Over the past three months, which included the lockdown period and the unlocking that started unfolding since June 1, around three dozen farmers and/farm labourers have committed suicides as per the reports collected by the farmers’ organisation across the state.
According to this figure, on an average around 12-13 farmers took their lives per month over the past three months. This number though is very high, still it is about 70 per cent lesser than suicides per month that the state was recording prior to the lockdown.
As per Punjab Revenue Department record, over the last four years, on an average 40-42 farmers/farm labourers took their own lives every month in the state. The Indian Express explains the decline in cases of farm suicides during the pandemic outbreak in the state.
How many farmer/farm labourers committed suicide in Punjab till date since March 23, the day lockdown was announced?
As per the records of Bhartiya Kisan Union (Ugrahan), which has been collecting the numbers from media reports of the suicides, and crosschecking it against cases registered by the police, 16 farmers committed suicide in April and around the same number committed suicide in the next two months — May and June — together. If nearly four suicides in the last week of March are taken into account, the average suicides since announcement of the lockdown till date are around 12 to 13 cases.
During the April to June period in 2019 and 2018, 119 and 104 suicides had taken place, respectively, in the state. This year’s figure is 65 per cent to 68 per cent less compared to data from last two years.
What are experts’ views on fewer suicides in Punjab?
Prof Kesar Singh Bhangu, Economics professor at Punjabi University, Patiala, and expert on farm issues said that currently spending across society, including farming community, has been reduced to essentials. Secondly, there is a perception that the government may help farmers to come out of the debt net during Covid-19 crisis on the lines of most developed countries like Canada and the USA where big economic assistance was provided to the farmers by their respective governments.
Agriculture and economic issues expert, Prof Gian Singh, who has conducted several studies on farmer suicides, said that there is a possibility less pressure on farmers for repaying their debts currently due to the pandemic has led to a decline in suicide cases.
What do farm outfits say?
Joginder Singh Ugrahan, president of Bhartiya Kisan Union (BKU) Ugrahan, the outfit which has been keeping record of every such suicide since 2016-17, said that due to COVID-19, farmers are relieved because of the postponement of installment payments.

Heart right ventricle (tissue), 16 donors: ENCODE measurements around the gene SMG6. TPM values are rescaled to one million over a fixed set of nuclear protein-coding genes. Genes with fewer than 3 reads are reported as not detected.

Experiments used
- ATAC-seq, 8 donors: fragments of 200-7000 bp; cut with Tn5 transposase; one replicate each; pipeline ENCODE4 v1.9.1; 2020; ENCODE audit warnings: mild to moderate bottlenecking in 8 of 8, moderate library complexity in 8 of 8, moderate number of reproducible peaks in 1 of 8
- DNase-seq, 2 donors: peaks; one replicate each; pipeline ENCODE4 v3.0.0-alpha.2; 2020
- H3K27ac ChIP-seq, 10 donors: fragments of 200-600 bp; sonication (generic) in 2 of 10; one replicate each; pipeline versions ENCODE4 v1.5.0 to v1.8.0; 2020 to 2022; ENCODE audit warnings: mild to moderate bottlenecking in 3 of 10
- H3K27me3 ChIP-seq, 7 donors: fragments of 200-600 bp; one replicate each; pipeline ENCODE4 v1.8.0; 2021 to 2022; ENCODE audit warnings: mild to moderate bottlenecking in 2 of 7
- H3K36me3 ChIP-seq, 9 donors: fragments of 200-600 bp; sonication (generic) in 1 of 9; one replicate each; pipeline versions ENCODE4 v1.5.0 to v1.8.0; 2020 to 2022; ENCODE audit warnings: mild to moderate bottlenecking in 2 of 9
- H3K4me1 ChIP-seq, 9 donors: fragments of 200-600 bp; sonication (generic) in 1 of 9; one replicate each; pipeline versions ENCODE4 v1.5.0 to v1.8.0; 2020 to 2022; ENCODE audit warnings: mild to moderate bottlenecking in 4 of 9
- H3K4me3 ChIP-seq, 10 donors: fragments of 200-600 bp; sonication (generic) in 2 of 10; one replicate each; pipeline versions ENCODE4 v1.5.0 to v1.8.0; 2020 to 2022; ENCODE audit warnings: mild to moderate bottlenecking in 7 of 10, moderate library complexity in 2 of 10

Moreover, they are not facing humiliation, including ‘Kurki of their farmland (attachment of farmers’ land) by banks and money lenders.
“In rural Punjab, a huge expenditure that happens on marriages and even on last rites, is not happening as of now now because of restrictions. This was a big burden,” said farmer Sukhpal Singh from Kanakwal village in Sangrur, adding that such social obligations were taking huge toll on a large number of farmers in rural Punjab.
What is the government’s view?
Officials in the government department said that a little gesture from the government’s side about instructing the banks not to take payment of the debt installments for a few months had acted as a deterrent against suicides.
The waiving of loans up to Rs 2 lakh of small and marginal farmers was an effort in the direction of curbing suicides, but since the farmers had already taken high debts, this effort could not stop suicides.
“If government’s policies pay a little more attention towards even paying full MSP to farmers and ensuring private players don’t exploit them to make huge profits then suicides will be the thing of the past in Punjab”.
Will the trend of lower suicides continue?
Experts feel that the trend is a temporary relief and the situation will worsen as the number of suicides might increase once normalcy returns. They fear that banks and other financial establishments will adopt hawkish measures to realise their outstanding dues from the farmers, which will, in turn, put the farming community under financial and psychological pressure.
Jagmohan Singh, general secretary BKU Dakaunda Ekta said that right now farmers are focusing on filling the food coffers of the country but this does not mean that suicides will not return.
“Suicides will stop only when governments have the will of brining small, marginal, semi medium and medium farmers out of debt net at least for once, implement Swaminathan report in complete letter and spirit and scrapping the agricultural ordinances like the abolition of Agricultural Produce Market Committee (APMC) Act, along with exercising control over private money lenders and some private banks.”
Out of around Rs one lakh crore debt on farmers in Punjab, nearly 34 per cent is from the non-institutional bodies, which charge a whopping 28 to 30 per cent rate of interest.
“If coronavirus can defer such extreme steps, then a little effort from the government to lessen farmers’ distress can have a magical impact on this sad and sordid phenomenon,” concluded Jagmohan Singh.
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